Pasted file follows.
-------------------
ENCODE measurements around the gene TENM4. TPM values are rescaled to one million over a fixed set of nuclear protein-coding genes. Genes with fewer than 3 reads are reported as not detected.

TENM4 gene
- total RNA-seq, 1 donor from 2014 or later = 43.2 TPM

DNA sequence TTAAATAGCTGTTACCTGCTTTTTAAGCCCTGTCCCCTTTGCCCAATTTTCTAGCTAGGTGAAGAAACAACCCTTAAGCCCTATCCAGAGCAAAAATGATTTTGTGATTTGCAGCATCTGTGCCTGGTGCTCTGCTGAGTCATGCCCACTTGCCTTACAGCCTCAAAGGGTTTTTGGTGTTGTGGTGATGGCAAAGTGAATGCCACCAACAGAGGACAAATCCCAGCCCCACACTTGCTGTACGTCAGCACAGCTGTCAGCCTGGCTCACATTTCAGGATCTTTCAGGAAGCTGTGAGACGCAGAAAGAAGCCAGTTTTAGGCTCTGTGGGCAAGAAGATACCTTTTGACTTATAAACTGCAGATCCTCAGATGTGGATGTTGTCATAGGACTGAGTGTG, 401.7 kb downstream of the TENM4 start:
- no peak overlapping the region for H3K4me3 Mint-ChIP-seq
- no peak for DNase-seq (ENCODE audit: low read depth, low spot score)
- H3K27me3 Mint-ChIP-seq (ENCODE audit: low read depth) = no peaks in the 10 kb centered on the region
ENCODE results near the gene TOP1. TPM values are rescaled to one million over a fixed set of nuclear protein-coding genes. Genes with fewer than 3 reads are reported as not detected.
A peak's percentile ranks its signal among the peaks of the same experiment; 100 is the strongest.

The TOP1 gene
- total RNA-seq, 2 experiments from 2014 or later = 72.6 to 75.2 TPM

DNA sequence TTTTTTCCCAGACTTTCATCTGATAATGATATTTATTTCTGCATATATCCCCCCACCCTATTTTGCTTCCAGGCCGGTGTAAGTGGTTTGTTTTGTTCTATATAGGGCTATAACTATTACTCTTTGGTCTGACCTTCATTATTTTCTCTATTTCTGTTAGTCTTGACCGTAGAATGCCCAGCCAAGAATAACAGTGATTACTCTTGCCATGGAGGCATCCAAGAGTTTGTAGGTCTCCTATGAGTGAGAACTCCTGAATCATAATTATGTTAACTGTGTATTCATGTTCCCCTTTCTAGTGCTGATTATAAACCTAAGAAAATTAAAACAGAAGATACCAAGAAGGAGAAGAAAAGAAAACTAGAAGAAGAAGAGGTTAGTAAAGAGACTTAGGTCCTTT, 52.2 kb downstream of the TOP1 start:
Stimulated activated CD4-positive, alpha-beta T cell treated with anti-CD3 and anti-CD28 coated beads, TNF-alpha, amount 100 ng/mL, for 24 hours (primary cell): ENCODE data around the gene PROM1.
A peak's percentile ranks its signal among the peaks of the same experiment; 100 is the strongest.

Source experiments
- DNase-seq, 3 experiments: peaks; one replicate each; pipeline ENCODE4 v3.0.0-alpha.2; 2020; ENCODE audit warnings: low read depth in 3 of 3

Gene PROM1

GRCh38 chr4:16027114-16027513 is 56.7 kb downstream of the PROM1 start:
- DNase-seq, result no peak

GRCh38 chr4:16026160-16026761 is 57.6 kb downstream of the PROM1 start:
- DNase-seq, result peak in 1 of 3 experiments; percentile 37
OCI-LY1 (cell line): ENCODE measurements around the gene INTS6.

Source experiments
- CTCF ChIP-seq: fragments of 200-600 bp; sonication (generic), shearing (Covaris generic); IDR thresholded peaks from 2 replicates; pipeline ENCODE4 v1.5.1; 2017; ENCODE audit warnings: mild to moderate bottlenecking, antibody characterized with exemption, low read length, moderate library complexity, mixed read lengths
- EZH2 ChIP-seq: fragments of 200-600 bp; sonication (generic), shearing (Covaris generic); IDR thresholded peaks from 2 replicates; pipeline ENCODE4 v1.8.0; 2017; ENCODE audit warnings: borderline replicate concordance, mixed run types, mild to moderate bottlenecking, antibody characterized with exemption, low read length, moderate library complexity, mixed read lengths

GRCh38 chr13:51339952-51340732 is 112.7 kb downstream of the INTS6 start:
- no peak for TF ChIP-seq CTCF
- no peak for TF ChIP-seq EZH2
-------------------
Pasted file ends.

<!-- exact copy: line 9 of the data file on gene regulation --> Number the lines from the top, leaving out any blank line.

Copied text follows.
A peak's percentile ranks its signal among the peaks of the same experiment; 100 is the strongest.